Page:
Young oil palm in plantation in Indonesia. The mature plant is used to produce biofuels, an alternative clean energy in emissions, however thousands of hectars of rainforest have been swept to make way for the palm. Because oil palms don't absorb as much CO2 as the rainforest or peatlands they replace, palm oil can generate as much as 10 times more carbon than petroleum. (Photo: T. Durand-Gasselin)

Young oil palm in plantation in Indonesia. The mature plant is used to produce biofuels, an alternative clean energy in emissions, however thousands of hectars of rainforest have been swept to make way for the palm. Because oil palms don't absorb as much CO2 as the rainforest or peatlands they replace, palm oil can generate as much as 10 times more carbon than petroleum. (Photo: T. Durand-Gasselin)

Biofuels are considered one of the leading alternative fuels on the market right now, because of their lower impact on the environment. Biofuels are made from plants or animals, and have gained a lot of attention from the general public and scientists driven by a need for increased energy security and concern for greenhouse gas emissions. However, biofuels aren’t all green. To make biofuels, a huge amount of carbon is released into the atmosphere, not by combustion, but as a result of its production process. A team of researchers from University of Leicester have revealed in a recently published study that carbon dioxide emission levels, due to oil palm plantations, are more than 50 percent larger than previously thought.

Previous studies have displayed erroneous results, since a number of various factors weren’t taken into account, as opposed to the current study. The Leicester researchers show that the scale of greenhouse gas emissions from oil palm plantations on peat is significantly higher than previously assumed. Previous studies estimated around 50 tonnes of CO2 per hectare per year, the price paid for manufacturing biofuels, however the true figure is around 86 tonnes of carbon dioxide (CO2) per hectare per year.

“CO2 emissions increase further if you are interested specifically in the short term greenhouse gas implications of palm oil production – for instance under the European Union Renewable Energy Directive which assesses emissions over 20 years, the corresponding emissions rate would be 106 tonnes of CO2 per hectare per year,” they note.

“This research shows that estimates of emissions have been drawn from a very limited number of scientific studies, most of which have underestimated the actual scale of emissions from oil palm. These results show that biofuels causing any significant expansion of palm on tropical peat will actually increase emissions relative to petroleum fuels. When produced in this way, biofuels do not represent a sustainable fuel source,” said Leicester’s Ross Morrison.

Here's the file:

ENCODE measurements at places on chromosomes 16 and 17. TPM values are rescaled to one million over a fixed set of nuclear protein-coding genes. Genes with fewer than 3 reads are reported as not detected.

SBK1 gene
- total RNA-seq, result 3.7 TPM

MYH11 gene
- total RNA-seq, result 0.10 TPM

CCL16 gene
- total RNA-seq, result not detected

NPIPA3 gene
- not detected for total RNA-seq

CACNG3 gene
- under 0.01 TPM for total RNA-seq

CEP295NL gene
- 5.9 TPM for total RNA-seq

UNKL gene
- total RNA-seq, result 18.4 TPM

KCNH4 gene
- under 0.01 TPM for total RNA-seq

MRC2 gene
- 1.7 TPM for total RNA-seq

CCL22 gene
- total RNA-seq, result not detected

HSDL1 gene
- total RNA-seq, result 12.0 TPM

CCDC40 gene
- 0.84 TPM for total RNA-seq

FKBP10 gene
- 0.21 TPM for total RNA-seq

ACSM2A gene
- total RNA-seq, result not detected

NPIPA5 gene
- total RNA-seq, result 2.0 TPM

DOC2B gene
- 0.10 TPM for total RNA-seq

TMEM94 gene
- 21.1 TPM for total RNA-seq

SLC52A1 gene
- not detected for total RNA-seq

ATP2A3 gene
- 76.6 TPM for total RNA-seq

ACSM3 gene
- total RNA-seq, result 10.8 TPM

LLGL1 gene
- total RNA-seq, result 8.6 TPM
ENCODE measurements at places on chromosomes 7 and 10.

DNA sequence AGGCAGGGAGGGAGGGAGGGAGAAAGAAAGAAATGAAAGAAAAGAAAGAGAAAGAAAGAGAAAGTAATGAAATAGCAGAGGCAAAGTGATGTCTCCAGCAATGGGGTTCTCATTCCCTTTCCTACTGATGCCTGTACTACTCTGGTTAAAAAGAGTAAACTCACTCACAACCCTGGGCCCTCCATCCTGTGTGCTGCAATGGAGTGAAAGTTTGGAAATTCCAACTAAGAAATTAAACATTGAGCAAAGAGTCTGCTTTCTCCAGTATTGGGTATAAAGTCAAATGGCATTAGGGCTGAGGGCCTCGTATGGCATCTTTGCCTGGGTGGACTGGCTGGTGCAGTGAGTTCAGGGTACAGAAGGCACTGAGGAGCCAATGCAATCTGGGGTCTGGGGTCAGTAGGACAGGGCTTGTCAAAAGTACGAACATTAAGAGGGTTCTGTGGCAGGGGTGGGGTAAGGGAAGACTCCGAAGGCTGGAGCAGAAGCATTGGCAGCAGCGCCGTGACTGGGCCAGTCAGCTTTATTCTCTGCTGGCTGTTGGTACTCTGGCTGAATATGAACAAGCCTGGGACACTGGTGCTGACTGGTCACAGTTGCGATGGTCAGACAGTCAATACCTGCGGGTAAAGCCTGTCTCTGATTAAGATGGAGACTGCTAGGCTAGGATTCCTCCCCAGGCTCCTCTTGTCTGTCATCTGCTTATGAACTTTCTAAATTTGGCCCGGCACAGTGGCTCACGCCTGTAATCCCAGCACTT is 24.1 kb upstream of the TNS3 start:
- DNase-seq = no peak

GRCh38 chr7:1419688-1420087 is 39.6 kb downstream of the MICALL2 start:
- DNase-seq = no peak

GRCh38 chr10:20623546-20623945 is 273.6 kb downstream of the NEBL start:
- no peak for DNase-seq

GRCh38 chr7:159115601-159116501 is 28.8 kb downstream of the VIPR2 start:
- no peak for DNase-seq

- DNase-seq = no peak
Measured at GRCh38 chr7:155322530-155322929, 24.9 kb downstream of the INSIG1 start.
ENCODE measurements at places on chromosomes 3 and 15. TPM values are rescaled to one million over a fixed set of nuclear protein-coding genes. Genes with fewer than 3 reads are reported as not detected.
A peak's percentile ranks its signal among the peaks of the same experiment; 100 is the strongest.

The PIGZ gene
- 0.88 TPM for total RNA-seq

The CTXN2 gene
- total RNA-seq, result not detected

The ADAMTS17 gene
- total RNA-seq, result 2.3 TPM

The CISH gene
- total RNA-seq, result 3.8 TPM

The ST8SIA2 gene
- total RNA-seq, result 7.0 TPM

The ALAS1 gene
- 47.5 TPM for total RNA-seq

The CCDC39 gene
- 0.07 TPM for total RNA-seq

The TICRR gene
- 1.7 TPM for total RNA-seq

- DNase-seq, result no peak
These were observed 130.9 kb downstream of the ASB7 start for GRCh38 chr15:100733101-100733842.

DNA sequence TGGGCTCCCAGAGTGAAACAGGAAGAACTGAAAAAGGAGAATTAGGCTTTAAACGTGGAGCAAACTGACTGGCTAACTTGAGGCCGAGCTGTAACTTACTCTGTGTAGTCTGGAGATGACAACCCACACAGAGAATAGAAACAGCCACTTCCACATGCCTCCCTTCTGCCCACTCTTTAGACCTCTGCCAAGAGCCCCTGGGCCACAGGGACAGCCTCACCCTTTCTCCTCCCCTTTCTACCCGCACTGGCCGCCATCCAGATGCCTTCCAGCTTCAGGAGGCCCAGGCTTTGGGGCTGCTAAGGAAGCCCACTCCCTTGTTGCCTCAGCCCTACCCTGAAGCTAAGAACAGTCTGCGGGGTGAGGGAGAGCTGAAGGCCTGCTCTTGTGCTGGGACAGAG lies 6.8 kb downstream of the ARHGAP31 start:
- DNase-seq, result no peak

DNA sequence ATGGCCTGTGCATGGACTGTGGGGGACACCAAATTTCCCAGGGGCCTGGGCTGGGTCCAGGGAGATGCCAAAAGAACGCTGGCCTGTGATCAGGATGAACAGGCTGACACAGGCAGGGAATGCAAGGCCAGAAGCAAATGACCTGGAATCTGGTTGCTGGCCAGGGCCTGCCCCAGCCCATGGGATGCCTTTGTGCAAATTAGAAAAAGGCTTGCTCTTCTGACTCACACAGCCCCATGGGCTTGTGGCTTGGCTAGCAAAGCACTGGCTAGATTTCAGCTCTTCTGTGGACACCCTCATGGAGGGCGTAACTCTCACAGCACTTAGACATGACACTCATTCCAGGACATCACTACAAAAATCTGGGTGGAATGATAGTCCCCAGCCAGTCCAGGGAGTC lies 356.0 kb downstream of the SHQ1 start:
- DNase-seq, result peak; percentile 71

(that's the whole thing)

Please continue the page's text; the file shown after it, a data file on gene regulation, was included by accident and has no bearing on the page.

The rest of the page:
Over the past decade alone, biofuel production, especially biodiesel has soared, as the manufacturing technology, as well as the finished product itself, has become more efficient and cheaper. Just in 2010 worldwide biofuel production reached 105 billion liters (28 billion gallons US), up 17% from 2009, and biofuels provided 2.7% of the world’s fuels for road transport, a contribution largely made up of ethanol and biodiesel. This growth, however, has to be backed-up by a matching production chain, which inherently involves the oil palm business on tropical forests and carbon dense peat swamp forests in particular.

The rain forest in particular is affected by this, because of the enormous pressure imposed by plantations. Projections indicate an increase in oil palm plantations on peat to a total area of 2.5M hectares by the year 2020 in western Indonesia alone – an area equivalent in size to the land area of the United Kingdom. The plantation also uprooted monkeys and wild boar, which began raiding the neighboring community’s food supply.

It’s incredibly saddening that a “clean” source of energy such as this has to be tainted by careless expansion operations, which significantly harm the environment. Hopefully, the present discussed paper, which has already been acknowledged by top government climate officials and scientists alike, will help sprung actions for measures to be taken.

“It is important that the full greenhouse gas emissions ‘cost’ of biofuel production is made clear to the consumer, who may otherwise be mislead into thinking that all biofuels have a positive environmental impact. In addition to the high greenhouse gas emissions associated with oil palm plantations on tropical peatlands, these agro-systems have also been implicated in loss of primary rainforest and associated biodiversity, including rare and endangered species such as the orang-utan and Sumatran tiger,” co-researcher Sue Page, warned.

“Our study has already been accepted and used by several scientists, NGOs, economists and policy advisors in Europe and the USA to better represent the scale of greenhouse gas emissions from palm oil biodiesel production and consumption,” she added. “This is essential in identifying the least environmentally damaging biofuel production pathways, and the formulation of national and international biofuel and transportation policies.”

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